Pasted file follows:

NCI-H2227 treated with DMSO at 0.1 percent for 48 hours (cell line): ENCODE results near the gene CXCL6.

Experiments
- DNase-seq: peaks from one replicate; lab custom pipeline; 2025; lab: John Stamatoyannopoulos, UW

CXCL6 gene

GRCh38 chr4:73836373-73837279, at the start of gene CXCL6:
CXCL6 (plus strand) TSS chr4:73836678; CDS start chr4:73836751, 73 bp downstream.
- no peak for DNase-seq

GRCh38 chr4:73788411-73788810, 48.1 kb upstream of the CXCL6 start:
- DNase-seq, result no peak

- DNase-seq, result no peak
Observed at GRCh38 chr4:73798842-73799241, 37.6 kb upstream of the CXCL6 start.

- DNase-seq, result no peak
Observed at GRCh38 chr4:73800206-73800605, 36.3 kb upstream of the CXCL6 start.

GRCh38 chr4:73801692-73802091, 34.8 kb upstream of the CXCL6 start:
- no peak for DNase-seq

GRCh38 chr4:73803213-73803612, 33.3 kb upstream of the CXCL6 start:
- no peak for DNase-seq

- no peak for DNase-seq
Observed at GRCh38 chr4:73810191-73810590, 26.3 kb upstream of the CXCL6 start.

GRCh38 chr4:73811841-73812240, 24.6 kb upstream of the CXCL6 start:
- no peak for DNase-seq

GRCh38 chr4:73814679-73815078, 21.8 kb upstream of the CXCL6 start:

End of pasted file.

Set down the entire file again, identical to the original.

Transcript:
NCI-H2227 treated with DMSO at 0.1 percent for 48 hours (cell line): ENCODE results near the gene CXCL6.

Experiments
- DNase-seq: peaks from one replicate; lab custom pipeline; 2025; lab: John Stamatoyannopoulos, UW

CXCL6 gene

GRCh38 chr4:73836373-73837279, at the start of gene CXCL6:
CXCL6 (plus strand) TSS chr4:73836678; CDS start chr4:73836751, 73 bp downstream.
- no peak for DNase-seq

GRCh38 chr4:73788411-73788810, 48.1 kb upstream of the CXCL6 start:
- DNase-seq, result no peak

- DNase-seq, result no peak
Observed at GRCh38 chr4:73798842-73799241, 37.6 kb upstream of the CXCL6 start.

- DNase-seq, result no peak
Observed at GRCh38 chr4:73800206-73800605, 36.3 kb upstream of the CXCL6 start.

GRCh38 chr4:73801692-73802091, 34.8 kb upstream of the CXCL6 start:
- no peak for DNase-seq

GRCh38 chr4:73803213-73803612, 33.3 kb upstream of the CXCL6 start:
- no peak for DNase-seq

- no peak for DNase-seq
Observed at GRCh38 chr4:73810191-73810590, 26.3 kb upstream of the CXCL6 start.

GRCh38 chr4:73811841-73812240, 24.6 kb upstream of the CXCL6 start:
- no peak for DNase-seq

GRCh38 chr4:73814679-73815078, 21.8 kb upstream of the CXCL6 start: